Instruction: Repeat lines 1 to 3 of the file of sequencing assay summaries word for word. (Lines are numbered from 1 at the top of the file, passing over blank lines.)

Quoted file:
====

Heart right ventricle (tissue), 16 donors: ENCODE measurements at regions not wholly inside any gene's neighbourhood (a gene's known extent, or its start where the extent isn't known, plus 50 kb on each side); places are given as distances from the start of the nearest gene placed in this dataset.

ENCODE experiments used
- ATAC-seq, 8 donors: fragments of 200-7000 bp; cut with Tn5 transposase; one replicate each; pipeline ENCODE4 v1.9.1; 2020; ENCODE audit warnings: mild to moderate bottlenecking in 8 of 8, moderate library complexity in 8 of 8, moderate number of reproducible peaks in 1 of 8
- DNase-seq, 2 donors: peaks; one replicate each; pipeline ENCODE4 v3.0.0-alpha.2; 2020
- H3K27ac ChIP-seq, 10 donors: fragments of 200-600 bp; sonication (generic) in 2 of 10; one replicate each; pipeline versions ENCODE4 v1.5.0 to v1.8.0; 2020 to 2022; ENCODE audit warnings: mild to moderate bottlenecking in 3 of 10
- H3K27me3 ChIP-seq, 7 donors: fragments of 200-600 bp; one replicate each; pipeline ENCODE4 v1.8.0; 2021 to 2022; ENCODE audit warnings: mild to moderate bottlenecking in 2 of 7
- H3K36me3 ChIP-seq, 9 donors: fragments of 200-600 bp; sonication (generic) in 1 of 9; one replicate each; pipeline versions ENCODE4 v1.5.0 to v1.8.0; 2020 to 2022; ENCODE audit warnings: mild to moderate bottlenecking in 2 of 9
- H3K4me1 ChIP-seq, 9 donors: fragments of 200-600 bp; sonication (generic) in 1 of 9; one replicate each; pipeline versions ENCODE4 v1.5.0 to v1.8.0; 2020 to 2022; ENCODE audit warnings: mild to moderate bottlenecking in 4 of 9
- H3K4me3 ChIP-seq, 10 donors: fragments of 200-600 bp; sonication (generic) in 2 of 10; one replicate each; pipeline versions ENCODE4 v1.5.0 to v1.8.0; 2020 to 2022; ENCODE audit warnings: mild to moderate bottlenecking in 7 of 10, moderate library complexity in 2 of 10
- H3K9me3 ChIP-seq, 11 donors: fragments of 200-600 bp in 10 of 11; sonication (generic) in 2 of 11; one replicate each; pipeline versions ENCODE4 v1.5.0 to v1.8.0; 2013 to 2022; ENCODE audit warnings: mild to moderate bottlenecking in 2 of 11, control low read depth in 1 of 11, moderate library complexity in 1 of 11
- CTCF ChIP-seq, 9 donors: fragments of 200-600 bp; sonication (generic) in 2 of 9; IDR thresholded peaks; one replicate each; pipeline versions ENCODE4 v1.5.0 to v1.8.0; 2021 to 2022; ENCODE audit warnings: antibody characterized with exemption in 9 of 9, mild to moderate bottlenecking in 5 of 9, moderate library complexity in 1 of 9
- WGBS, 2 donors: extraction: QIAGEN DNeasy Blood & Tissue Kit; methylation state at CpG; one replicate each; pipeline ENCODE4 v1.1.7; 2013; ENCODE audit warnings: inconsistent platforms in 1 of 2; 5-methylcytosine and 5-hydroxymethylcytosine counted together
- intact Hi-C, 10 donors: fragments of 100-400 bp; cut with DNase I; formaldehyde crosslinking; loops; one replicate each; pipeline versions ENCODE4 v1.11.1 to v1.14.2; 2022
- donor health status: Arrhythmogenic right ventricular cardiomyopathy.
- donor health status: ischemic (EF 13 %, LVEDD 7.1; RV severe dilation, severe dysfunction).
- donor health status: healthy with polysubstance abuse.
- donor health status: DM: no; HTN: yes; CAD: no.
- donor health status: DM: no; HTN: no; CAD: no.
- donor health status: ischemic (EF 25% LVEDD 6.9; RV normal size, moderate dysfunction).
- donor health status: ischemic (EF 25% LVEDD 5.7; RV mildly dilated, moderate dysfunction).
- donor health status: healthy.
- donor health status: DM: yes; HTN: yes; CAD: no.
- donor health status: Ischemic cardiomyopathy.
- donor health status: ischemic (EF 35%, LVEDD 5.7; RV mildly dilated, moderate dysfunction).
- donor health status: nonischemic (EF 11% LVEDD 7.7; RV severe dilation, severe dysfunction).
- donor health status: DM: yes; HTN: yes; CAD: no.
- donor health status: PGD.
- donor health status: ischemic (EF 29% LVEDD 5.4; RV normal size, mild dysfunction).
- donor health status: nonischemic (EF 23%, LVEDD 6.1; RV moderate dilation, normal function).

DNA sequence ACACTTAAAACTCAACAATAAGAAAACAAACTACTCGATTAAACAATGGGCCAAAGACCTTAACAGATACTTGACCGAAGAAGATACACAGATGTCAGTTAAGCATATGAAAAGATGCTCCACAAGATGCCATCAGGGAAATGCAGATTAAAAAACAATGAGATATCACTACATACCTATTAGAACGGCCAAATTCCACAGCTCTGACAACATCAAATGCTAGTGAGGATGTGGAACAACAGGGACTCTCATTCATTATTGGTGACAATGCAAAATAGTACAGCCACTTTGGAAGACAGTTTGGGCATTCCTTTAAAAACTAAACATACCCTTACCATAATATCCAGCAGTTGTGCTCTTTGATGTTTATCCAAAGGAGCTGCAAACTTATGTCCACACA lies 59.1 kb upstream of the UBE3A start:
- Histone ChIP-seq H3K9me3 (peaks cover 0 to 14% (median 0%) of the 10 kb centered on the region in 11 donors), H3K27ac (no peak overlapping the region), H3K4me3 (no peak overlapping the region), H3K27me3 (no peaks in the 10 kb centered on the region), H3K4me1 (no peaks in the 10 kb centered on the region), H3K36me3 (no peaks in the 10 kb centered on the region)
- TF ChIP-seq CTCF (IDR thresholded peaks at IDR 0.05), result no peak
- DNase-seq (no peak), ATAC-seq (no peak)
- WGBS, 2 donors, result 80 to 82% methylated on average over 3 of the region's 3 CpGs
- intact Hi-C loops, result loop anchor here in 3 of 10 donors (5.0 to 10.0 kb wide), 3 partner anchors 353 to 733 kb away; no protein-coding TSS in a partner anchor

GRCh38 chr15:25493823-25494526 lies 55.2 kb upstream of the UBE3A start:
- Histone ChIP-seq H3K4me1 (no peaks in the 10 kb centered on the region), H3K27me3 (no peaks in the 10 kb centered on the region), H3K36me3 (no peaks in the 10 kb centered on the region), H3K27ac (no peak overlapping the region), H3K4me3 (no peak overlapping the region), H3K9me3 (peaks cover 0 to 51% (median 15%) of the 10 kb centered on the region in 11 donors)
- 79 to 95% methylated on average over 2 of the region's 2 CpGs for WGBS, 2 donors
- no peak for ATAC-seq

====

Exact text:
Heart right ventricle (tissue), 16 donors: ENCODE measurements at regions not wholly inside any gene's neighbourhood (a gene's known extent, or its start where the extent isn't known, plus 50 kb on each side); places are given as distances from the start of the nearest gene placed in this dataset.

ENCODE experiments used
- ATAC-seq, 8 donors: fragments of 200-7000 bp; cut with Tn5 transposase; one replicate each; pipeline ENCODE4 v1.9.1; 2020; ENCODE audit warnings: mild to moderate bottlenecking in 8 of 8, moderate library complexity in 8 of 8, moderate number of reproducible peaks in 1 of 8